But Carter's proposed individual review of deserters' cases would inadvertently discriminate against those for whom he expresses concern. It would ostensibly distinguish between those left for reasons of conscience and those with less idealistic motives or who deserted under fire. However, President Ford's Clemency Board estimated that only one-tenth of one per cent of all deserters left during battles. The government also concedes that interviews with deserters do not reveal true motives, but rather the individual's ability to say what the review board wants to hear. This ability clearly relates to class, race and education.
Given Carter's own understanding of the issue, his campaign rhetoric of "love" and compassion for the poor, his indebtedness to black voters, and his characterization of the Vietnam war as "racist," it would be hypocritical for him to grant an amnesty that effectively discriminated according to race and class.
A non-discriminatory amnesty must also include Vietnam-era vets with less-than-honorable discharges. Bad discharges were issued disproportionately to minorities (who also according to the military's own statistics, received stiffer court-martial sentences than whites for identical offenses). Ninety per cent of bad discharges were issued administratively, without a court-martial, mostly for offenses that would not be crimes in civilian life. Yet the consequences for a less-than-honorable discharge is severe: veteran's benefits are denied, good jobs are almost impossible to obtain. Bad discharges help to account for the nearly half-million Vietnam-era vets who are unemployed.
The reasons for bad discharges range from anti-war protests to problems indirectly caused or aggravated by the war, such as racial conflict and drug abuse. Sometimes the reasons are listed vaguely as "apathy" or "disrespect." Men who never should have been drafted in the first place received bad discharges only because they were too much trouble to train. They are the victims of overeager recruiters seeking to fill quotas swollen by the war. The list of warcaused injustices accounting for bad discharges is almost endless.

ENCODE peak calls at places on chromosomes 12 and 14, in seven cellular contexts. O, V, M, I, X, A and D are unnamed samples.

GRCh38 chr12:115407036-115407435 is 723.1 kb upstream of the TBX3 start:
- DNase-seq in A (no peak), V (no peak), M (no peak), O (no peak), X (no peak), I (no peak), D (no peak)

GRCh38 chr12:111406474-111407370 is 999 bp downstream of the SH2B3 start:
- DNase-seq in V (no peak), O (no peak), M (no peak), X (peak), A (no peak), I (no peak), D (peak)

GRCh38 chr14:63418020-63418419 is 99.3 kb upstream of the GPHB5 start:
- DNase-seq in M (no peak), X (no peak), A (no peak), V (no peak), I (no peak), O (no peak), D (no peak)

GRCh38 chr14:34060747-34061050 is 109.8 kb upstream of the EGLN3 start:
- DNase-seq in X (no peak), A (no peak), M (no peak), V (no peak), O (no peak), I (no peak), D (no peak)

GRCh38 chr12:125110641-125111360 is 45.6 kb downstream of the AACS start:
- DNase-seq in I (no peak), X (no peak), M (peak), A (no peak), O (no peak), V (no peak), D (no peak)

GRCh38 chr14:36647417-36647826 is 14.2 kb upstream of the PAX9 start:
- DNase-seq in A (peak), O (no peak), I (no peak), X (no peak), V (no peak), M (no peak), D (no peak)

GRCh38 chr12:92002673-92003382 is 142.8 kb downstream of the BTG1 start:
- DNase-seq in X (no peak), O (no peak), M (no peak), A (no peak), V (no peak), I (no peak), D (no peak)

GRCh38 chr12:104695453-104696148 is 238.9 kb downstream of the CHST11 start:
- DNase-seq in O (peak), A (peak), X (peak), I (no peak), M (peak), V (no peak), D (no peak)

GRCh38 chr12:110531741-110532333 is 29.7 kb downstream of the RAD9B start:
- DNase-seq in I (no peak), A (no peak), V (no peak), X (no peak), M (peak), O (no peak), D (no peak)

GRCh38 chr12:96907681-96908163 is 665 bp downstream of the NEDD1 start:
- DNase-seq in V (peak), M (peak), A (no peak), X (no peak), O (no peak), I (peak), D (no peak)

THE REMEDY IS to change all discharges to a single-type. Again, a case-by-case review would be discriminatory and unnecessary. To be totally fair and comprehensive, Carter's amnesty should also waive the section of the U.S. Immigration Act that prohibits re-entry, even after charges have been dropped, of men who have avoided military service and subsequently changed their citizenship. Amnesty should also expunge the criminal records of the thousands of civilians arrested during non-violent protests and grant immunity from prosecution to men who did not register for the draft.
And it should be an amnesty, which makes no judgment, as opposed to a pardon, which implies guilt. Many who are eligible for amnesty or a pardon have indicated they would refuse to accept the latter, since they do not believe they committed a crime by refusing to participate in an unjust war.
Jimmy Carter has nothing to lose by declaring a universal, unconditional amnesty. Groups like the VFW and the American Legion, who are adamantly opposed to any form of amnesty, will probably protest even if Carter proclaims only a partial amnesty or "pardon." But a limited amnesty would generate protests indefinitely among the excluded victims of the Vietnam tragedy. It would certainly subvert any goal of reconciliation.